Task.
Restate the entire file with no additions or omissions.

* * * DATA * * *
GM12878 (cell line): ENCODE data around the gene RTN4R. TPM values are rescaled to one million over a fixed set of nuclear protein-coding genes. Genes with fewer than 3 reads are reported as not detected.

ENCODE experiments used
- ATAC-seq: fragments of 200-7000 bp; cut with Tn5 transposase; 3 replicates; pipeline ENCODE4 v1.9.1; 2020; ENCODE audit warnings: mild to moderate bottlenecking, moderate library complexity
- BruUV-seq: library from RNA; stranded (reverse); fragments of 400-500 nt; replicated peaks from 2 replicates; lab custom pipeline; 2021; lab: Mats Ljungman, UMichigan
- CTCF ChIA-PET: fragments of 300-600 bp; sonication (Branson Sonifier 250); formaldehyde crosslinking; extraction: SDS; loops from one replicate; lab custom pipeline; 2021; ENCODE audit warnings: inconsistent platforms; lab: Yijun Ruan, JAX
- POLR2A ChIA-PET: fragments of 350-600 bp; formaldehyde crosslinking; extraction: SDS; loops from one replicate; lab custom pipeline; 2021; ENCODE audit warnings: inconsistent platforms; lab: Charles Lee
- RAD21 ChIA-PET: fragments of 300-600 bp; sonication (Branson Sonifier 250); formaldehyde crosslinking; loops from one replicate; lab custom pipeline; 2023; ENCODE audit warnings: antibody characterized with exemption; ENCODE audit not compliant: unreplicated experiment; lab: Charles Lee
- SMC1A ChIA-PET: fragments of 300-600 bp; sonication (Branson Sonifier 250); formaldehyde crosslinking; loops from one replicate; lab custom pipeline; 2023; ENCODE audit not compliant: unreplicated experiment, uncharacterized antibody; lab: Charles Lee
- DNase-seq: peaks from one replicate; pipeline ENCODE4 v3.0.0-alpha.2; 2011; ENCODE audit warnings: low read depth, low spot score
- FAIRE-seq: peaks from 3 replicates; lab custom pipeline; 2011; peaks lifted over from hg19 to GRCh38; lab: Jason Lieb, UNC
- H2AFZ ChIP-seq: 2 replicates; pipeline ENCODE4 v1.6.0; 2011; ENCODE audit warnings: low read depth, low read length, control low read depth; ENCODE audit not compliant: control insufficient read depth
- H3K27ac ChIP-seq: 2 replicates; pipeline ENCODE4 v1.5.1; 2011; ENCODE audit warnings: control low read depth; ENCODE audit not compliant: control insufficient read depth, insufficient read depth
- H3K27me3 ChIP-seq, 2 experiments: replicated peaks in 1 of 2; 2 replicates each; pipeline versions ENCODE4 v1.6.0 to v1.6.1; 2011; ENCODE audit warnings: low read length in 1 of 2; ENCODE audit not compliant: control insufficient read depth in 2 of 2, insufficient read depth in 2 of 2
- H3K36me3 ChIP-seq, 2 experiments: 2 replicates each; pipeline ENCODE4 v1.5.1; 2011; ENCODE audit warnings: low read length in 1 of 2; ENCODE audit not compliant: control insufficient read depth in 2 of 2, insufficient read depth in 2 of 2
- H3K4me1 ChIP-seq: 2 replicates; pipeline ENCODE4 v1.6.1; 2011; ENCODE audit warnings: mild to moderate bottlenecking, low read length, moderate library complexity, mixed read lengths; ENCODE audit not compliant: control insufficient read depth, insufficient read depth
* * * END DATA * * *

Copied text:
GM12878 (cell line): ENCODE data around the gene RTN4R. TPM values are rescaled to one million over a fixed set of nuclear protein-coding genes. Genes with fewer than 3 reads are reported as not detected.

ENCODE experiments used
- ATAC-seq: fragments of 200-7000 bp; cut with Tn5 transposase; 3 replicates; pipeline ENCODE4 v1.9.1; 2020; ENCODE audit warnings: mild to moderate bottlenecking, moderate library complexity
- BruUV-seq: library from RNA; stranded (reverse); fragments of 400-500 nt; replicated peaks from 2 replicates; lab custom pipeline; 2021; lab: Mats Ljungman, UMichigan
- CTCF ChIA-PET: fragments of 300-600 bp; sonication (Branson Sonifier 250); formaldehyde crosslinking; extraction: SDS; loops from one replicate; lab custom pipeline; 2021; ENCODE audit warnings: inconsistent platforms; lab: Yijun Ruan, JAX
- POLR2A ChIA-PET: fragments of 350-600 bp; formaldehyde crosslinking; extraction: SDS; loops from one replicate; lab custom pipeline; 2021; ENCODE audit warnings: inconsistent platforms; lab: Charles Lee
- RAD21 ChIA-PET: fragments of 300-600 bp; sonication (Branson Sonifier 250); formaldehyde crosslinking; loops from one replicate; lab custom pipeline; 2023; ENCODE audit warnings: antibody characterized with exemption; ENCODE audit not compliant: unreplicated experiment; lab: Charles Lee
- SMC1A ChIA-PET: fragments of 300-600 bp; sonication (Branson Sonifier 250); formaldehyde crosslinking; loops from one replicate; lab custom pipeline; 2023; ENCODE audit not compliant: unreplicated experiment, uncharacterized antibody; lab: Charles Lee
- DNase-seq: peaks from one replicate; pipeline ENCODE4 v3.0.0-alpha.2; 2011; ENCODE audit warnings: low read depth, low spot score
- FAIRE-seq: peaks from 3 replicates; lab custom pipeline; 2011; peaks lifted over from hg19 to GRCh38; lab: Jason Lieb, UNC
- H2AFZ ChIP-seq: 2 replicates; pipeline ENCODE4 v1.6.0; 2011; ENCODE audit warnings: low read depth, low read length, control low read depth; ENCODE audit not compliant: control insufficient read depth
- H3K27ac ChIP-seq: 2 replicates; pipeline ENCODE4 v1.5.1; 2011; ENCODE audit warnings: control low read depth; ENCODE audit not compliant: control insufficient read depth, insufficient read depth
- H3K27me3 ChIP-seq, 2 experiments: replicated peaks in 1 of 2; 2 replicates each; pipeline versions ENCODE4 v1.6.0 to v1.6.1; 2011; ENCODE audit warnings: low read length in 1 of 2; ENCODE audit not compliant: control insufficient read depth in 2 of 2, insufficient read depth in 2 of 2
- H3K36me3 ChIP-seq, 2 experiments: 2 replicates each; pipeline ENCODE4 v1.5.1; 2011; ENCODE audit warnings: low read length in 1 of 2; ENCODE audit not compliant: control insufficient read depth in 2 of 2, insufficient read depth in 2 of 2
- H3K4me1 ChIP-seq: 2 replicates; pipeline ENCODE4 v1.6.1; 2011; ENCODE audit warnings: mild to moderate bottlenecking, low read length, moderate library complexity, mixed read lengths; ENCODE audit not compliant: control insufficient read depth, insufficient read depth